As I mentioned last week in my blog post How Your Health Changes Your Reality, when we’re not feeling our best, it negatively colors our entire life experience. For example, when you’re tired you may believe your friend hasn’t called you back because she’s mad at you — but when you feel great, that same situation has you thinking, “Gee, I’ll bet Dana is really busy. I know she’s been swamped with work.”
In the blog post, I discuss how this fact makes it imperative that we take care of ourselves so our reality will consistently be positive. But what happens when we do find ourselves feeling less than great? Can we rescue our reality?
In wellness coaching, we learn that when we’re feeling negative, we should give ourselves the HALT test:
If you are any of these things, HALT — don’t start navel gazing, wondering why your life sucks or why that stranger gave you a funny look. The results are guaranteed to be bad. Instead, be aware that your thoughts are temporarily negative because of the state of your emotions or your body/health.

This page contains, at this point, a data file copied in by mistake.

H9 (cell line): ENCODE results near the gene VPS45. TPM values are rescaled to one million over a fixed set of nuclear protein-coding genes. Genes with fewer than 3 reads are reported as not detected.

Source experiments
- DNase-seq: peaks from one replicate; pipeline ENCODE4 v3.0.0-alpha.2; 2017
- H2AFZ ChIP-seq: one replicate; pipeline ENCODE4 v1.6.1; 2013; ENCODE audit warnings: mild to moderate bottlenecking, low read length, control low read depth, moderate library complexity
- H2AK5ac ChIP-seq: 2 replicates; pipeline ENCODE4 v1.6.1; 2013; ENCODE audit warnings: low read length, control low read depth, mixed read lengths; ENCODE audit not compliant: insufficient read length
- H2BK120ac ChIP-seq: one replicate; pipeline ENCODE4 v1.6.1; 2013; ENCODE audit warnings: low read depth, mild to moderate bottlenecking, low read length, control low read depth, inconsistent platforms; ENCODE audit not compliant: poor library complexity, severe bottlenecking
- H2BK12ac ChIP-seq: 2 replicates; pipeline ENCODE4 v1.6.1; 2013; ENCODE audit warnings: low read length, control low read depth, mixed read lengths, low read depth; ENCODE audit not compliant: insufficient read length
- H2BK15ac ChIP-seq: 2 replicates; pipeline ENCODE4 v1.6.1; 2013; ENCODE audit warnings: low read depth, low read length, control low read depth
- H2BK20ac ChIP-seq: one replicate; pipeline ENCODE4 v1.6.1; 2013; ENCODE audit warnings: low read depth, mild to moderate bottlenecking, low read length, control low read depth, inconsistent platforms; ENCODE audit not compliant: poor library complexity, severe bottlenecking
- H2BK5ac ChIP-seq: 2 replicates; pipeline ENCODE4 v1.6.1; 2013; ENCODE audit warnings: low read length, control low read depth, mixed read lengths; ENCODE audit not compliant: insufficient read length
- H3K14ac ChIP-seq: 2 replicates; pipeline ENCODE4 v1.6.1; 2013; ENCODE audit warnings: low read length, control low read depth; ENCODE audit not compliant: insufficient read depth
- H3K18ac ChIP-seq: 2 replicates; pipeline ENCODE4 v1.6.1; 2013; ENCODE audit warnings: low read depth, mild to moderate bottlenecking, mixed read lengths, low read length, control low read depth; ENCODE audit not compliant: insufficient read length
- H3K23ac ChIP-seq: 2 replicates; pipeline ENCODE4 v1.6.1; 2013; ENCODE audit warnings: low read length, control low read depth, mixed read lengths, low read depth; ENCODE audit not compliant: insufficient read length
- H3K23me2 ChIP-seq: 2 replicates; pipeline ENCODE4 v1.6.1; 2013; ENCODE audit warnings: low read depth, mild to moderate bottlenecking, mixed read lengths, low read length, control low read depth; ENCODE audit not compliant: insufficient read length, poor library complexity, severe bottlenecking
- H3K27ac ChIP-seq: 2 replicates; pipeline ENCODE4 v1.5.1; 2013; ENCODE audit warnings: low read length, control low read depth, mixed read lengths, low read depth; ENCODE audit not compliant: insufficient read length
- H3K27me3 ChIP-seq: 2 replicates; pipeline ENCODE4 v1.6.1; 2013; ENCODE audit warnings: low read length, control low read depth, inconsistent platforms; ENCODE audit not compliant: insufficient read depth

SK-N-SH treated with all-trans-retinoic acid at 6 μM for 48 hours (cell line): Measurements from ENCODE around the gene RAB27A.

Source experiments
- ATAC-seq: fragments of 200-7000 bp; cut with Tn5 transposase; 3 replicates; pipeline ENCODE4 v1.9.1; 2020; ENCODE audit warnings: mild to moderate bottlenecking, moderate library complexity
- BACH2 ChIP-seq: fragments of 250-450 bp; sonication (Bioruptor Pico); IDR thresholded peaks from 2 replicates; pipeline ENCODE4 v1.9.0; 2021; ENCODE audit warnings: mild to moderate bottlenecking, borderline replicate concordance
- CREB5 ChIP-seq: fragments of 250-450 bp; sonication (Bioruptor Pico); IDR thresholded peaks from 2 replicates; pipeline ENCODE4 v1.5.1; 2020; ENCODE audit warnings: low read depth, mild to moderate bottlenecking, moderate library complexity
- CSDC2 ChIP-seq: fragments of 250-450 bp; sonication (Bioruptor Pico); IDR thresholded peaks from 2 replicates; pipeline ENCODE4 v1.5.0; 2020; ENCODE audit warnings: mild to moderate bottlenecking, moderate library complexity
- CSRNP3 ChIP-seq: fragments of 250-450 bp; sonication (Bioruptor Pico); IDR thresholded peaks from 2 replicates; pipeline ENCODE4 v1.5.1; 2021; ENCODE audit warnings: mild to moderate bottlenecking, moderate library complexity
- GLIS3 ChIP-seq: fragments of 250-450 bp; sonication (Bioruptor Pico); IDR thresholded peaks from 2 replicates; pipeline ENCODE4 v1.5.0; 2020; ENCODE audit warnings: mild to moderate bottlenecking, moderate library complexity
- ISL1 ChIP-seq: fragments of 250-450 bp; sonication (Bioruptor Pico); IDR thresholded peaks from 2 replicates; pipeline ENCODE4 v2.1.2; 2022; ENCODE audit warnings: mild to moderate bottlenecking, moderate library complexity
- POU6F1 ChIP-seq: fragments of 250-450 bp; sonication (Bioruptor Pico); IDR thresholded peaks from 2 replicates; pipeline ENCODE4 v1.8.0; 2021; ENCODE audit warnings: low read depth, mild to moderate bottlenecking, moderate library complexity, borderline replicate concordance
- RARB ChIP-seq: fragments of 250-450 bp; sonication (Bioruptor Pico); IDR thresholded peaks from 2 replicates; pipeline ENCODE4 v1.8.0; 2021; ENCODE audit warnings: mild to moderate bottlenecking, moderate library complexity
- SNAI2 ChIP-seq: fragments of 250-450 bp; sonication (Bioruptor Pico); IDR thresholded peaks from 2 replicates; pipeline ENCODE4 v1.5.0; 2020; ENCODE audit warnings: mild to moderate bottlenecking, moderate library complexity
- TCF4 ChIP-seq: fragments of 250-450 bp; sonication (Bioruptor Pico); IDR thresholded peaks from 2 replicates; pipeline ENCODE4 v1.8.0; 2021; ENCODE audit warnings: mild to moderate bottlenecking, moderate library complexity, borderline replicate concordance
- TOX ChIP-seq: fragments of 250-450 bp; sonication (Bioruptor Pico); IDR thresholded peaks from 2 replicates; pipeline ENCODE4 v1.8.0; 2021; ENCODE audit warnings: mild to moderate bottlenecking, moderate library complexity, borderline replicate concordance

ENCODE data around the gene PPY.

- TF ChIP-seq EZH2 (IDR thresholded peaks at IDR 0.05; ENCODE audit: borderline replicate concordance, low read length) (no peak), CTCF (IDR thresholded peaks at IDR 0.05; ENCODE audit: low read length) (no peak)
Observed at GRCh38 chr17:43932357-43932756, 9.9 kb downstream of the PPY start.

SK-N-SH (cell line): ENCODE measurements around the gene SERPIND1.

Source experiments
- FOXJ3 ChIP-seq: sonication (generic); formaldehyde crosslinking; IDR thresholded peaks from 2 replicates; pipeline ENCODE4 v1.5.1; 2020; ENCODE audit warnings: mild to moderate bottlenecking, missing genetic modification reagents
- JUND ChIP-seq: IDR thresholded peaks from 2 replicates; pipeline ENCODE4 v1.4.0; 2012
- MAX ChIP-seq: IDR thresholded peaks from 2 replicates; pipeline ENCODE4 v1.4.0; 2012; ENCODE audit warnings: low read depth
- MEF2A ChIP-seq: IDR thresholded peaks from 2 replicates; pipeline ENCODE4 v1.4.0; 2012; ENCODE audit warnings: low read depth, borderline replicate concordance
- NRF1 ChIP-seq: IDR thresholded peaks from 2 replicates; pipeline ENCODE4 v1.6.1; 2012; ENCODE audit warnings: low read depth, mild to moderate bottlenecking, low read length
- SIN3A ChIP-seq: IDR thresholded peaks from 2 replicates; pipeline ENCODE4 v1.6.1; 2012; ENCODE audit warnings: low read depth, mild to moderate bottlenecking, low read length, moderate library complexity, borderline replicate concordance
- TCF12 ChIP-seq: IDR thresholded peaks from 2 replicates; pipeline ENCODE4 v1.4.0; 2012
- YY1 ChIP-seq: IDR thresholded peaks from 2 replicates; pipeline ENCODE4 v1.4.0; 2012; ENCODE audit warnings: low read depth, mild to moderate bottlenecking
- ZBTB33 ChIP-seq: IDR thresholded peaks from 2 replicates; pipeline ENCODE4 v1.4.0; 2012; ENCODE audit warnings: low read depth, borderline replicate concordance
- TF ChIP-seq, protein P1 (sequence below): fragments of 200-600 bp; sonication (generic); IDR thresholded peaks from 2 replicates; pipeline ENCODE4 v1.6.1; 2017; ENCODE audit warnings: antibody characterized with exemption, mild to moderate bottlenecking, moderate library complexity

Then take steps to remedy the situation. Lonely? Call a friend. Hungry? Have a snack. Tired? Take a nap or get to bed early. Angry? Write a scathing letter to the person you’re angry at, then delete it.
This happened to me just today: I had neglected to take enough snacks to the bookstore, and they didn’t offer any food that was wheat-free (I don’t eat wheat). This was bad news because when I get hungry, I crash — big-time. Shakiness, dizziness, the works. So I thought I was going to lose it when my toddler asked me in an increasingly agitated voice, “What did Lightning McQueen say in Cars 2? No, not THAT part! The part where he was smiling!” And my husband was in my line of fire when he moved like molasses collecting his things to go. Oh, why did the universe suck so much?
But then I remembered the HALT test and admitted that my husband and son were just fine, and as soon as I got some food these earth-shattering grievances would reveal themselves to be minor annoyances. And that’s what happened.
What’s really interesting is that as I was writing this post and thinking about my experience, I saw a short piece in Health magazine about the concept of “hanger,” which is hunger + anger. The article said that when we get hungry, the level of feel-good serotonin in our brains drops, and we’re prone to fits of anger. All the more reason not to go too long without food!
Thoughts, states of mind, emotions, tiredness, illness — these are all temporary, so don’t fall into the trap of thinking the world is over every time you experience them. Remain conscious.
Have you ever let these temporary states take over your existence? What happened, and how did you find your way out of it? Please post your experiences in the Comments below.